WASHINTON, D.C. -- If you Google "transgender athlete," Schuyler Bailar wants his name to come up.
"Not me as in 'Schuyler Bailar,' that doesn't matter," he said. "I just need something to come up when that kid in the middle of nowhere types in 'transgender athlete.' I need a face to come up that says, 'Hey, you can do this, too.'"
Bailar was assigned female at birth and initially recruited in high school to swim on Harvard's women's team. But when Bailar took a gap year before college to receive treatment for an eating disorder, he realized it was okay to slow down and introspect. It was during this time Bailar realized he's transgender. But he had no idea what that would mean for his future swimming career.
When Bailar was coming out, he looked for people like himself online. But when his Google searches turned up no results, he concluded that it couldn't be done - transgender athletes couldn't compete on the team that aligns with their gender identity.
But when he read the NCAA's official rules, he realized his assumption was simply not true - there just had been no one before him. So Bailar took the dive and became the NCAA's first out transgender athlete to compete in any sport.
Bailar's decision to swim for Harvard's men's team was not made lightly. By the time he was admitted into college, he had already set the national age group record for 15 to 18-year-olds and was projected to be an NCAA champion. He initially declined a spot on the men's team.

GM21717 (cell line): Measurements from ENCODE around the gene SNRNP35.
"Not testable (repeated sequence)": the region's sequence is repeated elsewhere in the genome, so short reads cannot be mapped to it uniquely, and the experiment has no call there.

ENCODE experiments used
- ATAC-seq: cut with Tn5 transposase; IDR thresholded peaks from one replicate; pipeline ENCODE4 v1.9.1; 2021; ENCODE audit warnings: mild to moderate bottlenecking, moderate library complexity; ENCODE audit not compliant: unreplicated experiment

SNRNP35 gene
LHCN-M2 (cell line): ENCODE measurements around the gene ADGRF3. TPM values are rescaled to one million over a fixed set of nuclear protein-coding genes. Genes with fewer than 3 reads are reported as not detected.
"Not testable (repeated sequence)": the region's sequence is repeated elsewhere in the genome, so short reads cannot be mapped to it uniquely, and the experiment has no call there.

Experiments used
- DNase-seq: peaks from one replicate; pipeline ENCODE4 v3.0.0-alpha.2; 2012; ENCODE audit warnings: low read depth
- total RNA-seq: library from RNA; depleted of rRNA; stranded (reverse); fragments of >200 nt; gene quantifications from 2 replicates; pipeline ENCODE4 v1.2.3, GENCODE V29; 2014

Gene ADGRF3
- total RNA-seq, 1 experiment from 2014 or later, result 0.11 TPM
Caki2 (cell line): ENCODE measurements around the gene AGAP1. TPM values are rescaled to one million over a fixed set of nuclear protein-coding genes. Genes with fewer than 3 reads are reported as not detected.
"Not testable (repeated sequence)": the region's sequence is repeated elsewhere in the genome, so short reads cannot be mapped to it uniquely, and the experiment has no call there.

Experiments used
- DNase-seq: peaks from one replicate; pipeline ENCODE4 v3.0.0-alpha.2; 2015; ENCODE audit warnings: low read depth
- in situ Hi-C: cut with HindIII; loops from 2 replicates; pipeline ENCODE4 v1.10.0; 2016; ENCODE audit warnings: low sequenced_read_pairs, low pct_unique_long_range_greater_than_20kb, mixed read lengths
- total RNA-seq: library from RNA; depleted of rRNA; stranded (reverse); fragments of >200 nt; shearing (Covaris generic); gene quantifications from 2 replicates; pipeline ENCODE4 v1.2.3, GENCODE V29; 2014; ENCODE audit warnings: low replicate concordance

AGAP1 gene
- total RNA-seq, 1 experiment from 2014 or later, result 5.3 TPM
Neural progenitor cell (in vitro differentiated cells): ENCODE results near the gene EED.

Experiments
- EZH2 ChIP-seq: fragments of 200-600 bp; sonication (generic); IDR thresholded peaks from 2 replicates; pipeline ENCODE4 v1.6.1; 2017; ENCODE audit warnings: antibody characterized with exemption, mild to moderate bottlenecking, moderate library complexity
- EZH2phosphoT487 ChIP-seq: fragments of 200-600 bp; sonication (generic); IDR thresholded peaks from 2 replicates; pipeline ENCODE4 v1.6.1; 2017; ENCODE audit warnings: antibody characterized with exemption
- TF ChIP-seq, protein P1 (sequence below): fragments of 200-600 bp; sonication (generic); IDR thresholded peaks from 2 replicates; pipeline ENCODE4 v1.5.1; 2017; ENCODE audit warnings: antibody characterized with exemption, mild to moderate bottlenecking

"I was so stuck on all the success I had built for myself competing as female ... and swimming as a man would just be instantly taking away all that," he said.
But a conversation with his dad changed everything.
"'Schuyler, you've already gotten all these things: the national records, the national's teams, the competing with the Olympians, and where are you? Miserable, in a treatment center, not knowing who you are,'" Bailar recalls his dad saying.
"I've watched you grow up, and the thing that grates against you the most is inauthenticity. Whenever you feel inauthentic, you can't stand it. So, I don't know how you're going to move forward (competing as female) if you feel this inauthentic.'"
In that moment, Bailar knew his dad was right.
"I should take this risk to really be happy, and be myself, and be (authentic) everywhere I can be," he said.
To move forward, Bailar gave up his planned future for the life that was truly his.
Bailar graduated from Harvard in 2019 and finished his swimming career in the top third of all athletes in D1 100-meter breast stroke and D1 100-meter butterfly. He also finished in the top 15 percent of all divisions.
So, if you're Googling "transgender athlete," Bailar wants his story to be a resounding statement: Trans athletes belong in sports - and they win, too.